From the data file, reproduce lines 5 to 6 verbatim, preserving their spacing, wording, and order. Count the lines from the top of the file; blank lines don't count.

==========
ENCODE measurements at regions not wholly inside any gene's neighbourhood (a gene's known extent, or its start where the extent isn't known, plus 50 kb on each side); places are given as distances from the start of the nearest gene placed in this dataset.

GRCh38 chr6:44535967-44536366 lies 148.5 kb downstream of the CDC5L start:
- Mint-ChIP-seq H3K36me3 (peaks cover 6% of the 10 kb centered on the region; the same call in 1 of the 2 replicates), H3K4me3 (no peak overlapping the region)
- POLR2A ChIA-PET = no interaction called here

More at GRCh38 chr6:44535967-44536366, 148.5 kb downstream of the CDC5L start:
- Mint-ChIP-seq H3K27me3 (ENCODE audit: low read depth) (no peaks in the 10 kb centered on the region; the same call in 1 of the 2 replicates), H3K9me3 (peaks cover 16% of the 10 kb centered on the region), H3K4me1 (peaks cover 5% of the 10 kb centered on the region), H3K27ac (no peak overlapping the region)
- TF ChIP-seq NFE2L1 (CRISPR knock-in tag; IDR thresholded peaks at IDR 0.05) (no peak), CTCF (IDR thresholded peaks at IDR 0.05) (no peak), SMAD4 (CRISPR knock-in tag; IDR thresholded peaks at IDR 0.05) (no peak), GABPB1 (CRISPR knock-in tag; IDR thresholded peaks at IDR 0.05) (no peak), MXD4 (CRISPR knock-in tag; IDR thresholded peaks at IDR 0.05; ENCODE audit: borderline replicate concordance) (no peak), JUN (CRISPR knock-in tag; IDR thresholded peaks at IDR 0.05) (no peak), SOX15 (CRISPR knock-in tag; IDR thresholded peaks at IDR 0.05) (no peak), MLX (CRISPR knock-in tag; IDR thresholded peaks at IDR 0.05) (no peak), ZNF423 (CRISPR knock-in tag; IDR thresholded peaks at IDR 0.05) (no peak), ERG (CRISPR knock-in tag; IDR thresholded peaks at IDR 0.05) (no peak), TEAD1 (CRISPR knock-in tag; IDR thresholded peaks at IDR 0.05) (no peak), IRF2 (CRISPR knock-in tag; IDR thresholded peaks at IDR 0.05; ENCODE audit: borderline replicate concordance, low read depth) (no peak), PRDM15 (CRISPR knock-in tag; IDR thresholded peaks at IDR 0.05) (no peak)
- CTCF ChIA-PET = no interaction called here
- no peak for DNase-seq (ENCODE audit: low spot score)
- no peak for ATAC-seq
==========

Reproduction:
More at GRCh38 chr6:44535967-44536366, 148.5 kb downstream of the CDC5L start:
- Mint-ChIP-seq H3K27me3 (ENCODE audit: low read depth) (no peaks in the 10 kb centered on the region; the same call in 1 of the 2 replicates), H3K9me3 (peaks cover 16% of the 10 kb centered on the region), H3K4me1 (peaks cover 5% of the 10 kb centered on the region), H3K27ac (no peak overlapping the region)